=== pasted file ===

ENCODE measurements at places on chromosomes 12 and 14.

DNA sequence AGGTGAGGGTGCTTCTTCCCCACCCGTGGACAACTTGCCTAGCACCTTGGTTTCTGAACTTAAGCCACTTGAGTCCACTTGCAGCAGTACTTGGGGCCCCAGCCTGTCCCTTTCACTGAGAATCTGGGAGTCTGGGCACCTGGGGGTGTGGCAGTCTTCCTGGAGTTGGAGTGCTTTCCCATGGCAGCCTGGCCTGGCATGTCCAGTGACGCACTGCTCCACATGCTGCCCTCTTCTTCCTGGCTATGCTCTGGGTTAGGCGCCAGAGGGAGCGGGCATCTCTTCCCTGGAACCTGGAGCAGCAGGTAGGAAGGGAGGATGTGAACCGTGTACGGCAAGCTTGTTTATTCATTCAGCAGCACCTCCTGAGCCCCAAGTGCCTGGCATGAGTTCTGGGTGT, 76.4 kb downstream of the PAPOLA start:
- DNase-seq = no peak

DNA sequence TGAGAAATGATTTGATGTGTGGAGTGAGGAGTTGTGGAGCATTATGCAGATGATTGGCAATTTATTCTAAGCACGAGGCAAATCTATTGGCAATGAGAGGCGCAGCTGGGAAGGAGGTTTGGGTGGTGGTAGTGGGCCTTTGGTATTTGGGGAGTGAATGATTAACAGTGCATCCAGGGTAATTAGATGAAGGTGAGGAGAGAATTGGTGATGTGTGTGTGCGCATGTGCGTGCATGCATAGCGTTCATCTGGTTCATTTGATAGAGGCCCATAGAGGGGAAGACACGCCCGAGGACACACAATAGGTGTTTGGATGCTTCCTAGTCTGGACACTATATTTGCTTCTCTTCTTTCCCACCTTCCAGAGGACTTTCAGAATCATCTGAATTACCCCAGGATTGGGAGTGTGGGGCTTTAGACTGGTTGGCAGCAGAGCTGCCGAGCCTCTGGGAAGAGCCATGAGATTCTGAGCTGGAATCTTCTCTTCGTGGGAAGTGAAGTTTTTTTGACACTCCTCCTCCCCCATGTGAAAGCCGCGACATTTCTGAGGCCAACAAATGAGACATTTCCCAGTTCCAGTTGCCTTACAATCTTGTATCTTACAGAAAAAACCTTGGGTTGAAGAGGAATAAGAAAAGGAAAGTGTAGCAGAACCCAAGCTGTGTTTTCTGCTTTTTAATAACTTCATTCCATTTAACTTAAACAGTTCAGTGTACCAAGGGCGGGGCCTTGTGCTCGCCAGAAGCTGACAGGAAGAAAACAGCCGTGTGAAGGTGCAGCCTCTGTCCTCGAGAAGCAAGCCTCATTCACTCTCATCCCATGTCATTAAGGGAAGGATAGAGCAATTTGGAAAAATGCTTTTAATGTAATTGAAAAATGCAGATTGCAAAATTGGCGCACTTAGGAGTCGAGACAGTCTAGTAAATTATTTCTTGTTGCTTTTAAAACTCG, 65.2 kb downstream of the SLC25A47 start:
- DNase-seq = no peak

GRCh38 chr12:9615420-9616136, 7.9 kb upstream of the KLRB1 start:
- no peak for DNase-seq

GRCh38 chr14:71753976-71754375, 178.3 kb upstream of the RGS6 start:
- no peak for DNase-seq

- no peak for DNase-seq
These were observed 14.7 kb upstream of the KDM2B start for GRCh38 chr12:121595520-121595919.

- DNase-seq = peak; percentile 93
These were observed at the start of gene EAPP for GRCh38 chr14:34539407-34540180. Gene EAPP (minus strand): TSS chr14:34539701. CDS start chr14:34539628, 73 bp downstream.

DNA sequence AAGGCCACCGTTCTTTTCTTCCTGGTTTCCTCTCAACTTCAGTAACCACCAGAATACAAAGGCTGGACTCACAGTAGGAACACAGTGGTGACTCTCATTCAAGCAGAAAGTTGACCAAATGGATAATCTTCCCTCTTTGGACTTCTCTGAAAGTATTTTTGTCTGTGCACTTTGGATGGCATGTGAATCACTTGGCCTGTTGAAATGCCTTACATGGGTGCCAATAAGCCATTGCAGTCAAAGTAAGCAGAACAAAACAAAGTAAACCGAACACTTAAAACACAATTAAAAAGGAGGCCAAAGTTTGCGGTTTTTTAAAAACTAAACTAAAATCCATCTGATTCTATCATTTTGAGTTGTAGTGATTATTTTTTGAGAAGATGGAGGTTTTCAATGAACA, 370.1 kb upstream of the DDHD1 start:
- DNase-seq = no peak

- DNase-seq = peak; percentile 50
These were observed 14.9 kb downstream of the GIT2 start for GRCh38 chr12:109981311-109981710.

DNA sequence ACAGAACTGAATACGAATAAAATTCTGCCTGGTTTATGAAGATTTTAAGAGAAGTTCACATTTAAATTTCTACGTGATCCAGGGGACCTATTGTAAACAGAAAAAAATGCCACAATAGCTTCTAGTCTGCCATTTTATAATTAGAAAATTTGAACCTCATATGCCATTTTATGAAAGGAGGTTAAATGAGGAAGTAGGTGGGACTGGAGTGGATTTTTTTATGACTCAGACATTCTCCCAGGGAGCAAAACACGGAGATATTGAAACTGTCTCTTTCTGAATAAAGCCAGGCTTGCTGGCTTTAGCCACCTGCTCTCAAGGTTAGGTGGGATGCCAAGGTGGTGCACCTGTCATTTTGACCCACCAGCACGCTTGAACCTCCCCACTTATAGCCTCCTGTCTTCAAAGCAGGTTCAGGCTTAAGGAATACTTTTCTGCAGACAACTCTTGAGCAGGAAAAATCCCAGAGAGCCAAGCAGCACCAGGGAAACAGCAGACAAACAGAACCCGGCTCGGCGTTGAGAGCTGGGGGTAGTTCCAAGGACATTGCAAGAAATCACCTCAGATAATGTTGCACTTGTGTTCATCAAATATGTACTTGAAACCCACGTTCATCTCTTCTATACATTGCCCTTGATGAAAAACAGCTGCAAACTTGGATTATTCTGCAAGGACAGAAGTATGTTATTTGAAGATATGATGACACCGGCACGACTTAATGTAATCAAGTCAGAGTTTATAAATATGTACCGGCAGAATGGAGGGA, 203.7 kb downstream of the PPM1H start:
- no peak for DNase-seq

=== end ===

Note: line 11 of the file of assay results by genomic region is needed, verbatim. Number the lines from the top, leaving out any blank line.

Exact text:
These were observed 14.7 kb upstream of the KDM2B start for GRCh38 chr12:121595520-121595919.